Geithner, Summers and Rubin ultimately were part of a fascinating convergence that took place at the end of the last century. For the first time since Grover Cleveland's Democrats and William McKinley's Republicans agreed on economic fundamentals, in the 1980s and 90s the two parties occupied the same economic common ground.

Gramm-Leach Bliley is not the result of some conspiracy or even a bald-faced attempt by Wall Street to buy off Congress and the Executive branch--although record amounts of lobbying funds were spent to be sure it passed. In the end GLB is about the power of shared ideas, an economic orthodoxy that made the likes of Rubin, Summers and Geithner indistinguishable from their Republican counterparts. . .


Boston Globe -
President Barack Obama's aunt, a Kenyan immigrant who ignited controversy last year for living in the United States illegally, has returned to her quiet apartment in a Boston public housing project to prepare for an April 1 deportation hearing that will be closed to the public.

Zeituni Onyango, a tall, frail-looking woman in her late 50s who walks with a cane, had fled Boston to stay with relatives in Cleveland last fall after media attention erupted over her case. She was spotted at Obama's inaugural festivities in January and, according to neighbors, returned to Boston a few weeks ago for her third attempt to fight removal from the United States. She had been living in the country illegally since she was ordered deported in 2004. Now the woman Obama called "Auntie Zeituni" and described as a kindly woman who kissed him on both cheeks and guided him during his trip to Kenya 20 years ago, is in a national spotlight, where her case is seen as a test of the Obama administration's commitment to enforcing immigration laws. Critics, outraged that she is living in taxpayer-funded public housing while thousands of citizens and legal immigrants are on waiting lists, are scrutinizing the case for political favoritism. Others caution that she may have legitimate grounds to stay in the United States.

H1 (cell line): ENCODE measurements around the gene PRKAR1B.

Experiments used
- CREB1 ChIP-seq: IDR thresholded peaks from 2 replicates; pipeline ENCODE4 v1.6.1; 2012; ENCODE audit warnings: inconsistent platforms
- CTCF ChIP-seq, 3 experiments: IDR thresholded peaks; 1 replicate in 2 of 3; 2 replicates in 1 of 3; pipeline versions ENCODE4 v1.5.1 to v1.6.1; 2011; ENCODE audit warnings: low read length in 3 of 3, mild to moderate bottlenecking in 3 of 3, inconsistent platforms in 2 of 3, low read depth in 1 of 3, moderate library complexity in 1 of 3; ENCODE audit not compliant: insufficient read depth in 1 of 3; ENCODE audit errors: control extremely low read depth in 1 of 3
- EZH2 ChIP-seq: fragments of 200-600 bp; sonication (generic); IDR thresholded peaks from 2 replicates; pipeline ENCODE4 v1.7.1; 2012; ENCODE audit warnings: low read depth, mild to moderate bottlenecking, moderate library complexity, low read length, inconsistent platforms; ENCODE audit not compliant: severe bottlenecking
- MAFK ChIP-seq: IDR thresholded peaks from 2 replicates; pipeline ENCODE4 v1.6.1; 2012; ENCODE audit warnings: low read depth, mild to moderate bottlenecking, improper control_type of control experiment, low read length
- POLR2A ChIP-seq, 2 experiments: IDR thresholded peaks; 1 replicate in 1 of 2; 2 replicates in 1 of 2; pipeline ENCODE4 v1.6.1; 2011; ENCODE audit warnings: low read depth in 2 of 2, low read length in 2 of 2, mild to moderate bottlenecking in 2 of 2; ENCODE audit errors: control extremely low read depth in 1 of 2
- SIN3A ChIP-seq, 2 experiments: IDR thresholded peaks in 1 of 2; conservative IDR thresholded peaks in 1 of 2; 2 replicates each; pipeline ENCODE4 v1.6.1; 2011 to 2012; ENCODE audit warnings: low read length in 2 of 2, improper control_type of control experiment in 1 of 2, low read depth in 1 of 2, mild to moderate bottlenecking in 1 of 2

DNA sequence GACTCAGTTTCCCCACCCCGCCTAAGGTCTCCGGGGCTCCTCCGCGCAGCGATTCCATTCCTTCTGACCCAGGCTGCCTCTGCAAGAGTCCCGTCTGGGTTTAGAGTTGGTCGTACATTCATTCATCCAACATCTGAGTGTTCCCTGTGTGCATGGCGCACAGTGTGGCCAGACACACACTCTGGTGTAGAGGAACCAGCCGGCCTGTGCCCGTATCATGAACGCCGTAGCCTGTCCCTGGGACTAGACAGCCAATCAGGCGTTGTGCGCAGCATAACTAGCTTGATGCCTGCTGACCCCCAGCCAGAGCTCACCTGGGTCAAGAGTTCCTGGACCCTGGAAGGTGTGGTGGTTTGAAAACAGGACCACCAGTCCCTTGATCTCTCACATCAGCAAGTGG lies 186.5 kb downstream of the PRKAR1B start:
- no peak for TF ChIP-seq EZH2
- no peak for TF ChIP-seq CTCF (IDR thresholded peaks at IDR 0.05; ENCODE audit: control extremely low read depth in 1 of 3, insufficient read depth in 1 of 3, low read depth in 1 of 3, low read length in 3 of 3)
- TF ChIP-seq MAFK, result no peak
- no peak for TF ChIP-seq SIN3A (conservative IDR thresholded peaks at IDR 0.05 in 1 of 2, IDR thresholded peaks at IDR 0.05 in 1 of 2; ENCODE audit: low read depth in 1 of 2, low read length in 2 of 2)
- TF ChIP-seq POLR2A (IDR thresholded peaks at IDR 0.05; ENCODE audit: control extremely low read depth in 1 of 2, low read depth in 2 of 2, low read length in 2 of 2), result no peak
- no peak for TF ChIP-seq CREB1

Washington Post - Under Mayor Adrian M. Fenty's proposed fiscal 2010 spending plan, the April 16 holiday, which commemorates the day President Abraham Lincoln freed the District's 3,000 slaves in 1862, would be discontinued next year. This would avoid paying holiday rates to critical personnel, saving $1.3 million -- enough to pay for 23 full-time employees, the mayor's office said. . .


Memphis Commercial Appeal -
A pair of Memphis legislators argued over whether a bill to fine people who wear their pants so low they expose their underwear amounts to "legislating fashion" or "legislating decency and hygiene." The "Saggy Pants Bill" makes it a misdemeanor to "knowingly wear pants below the waistline, in a public place, in a manner that exposes the person's underwear or bare buttocks." It defines underwear as "clothing worn between the skin and outer layer of clothing, including but not limited to boxer shorts and thongs."


CBS 5, San Francisco -
One week after President Barack Obama's top law enforcement official seemed to indicate the feds would no longer raid pot clubs, DEA agents busted a medical marijuana facility in San Francisco.As agents carried large plastic containers of marijuana plants out of Emmalyn's California Cannabis Clinic at 1597 Howard Street, a small crowd of protesters formed a gauntlet outside the door, booing the agents and chanting, "our medicine is marijuana … listen to Obama!" DEA spokeswoman Casey McEnry told CBS 5 the documents regarding the raid are sealed, so the DEA was not able to give any details. "Based on our investigation we believe there are not only violations of federal law, but state law as well," said DEA Special Agent in Charge Anthony D. Williams in a written statement.

Boston Globe -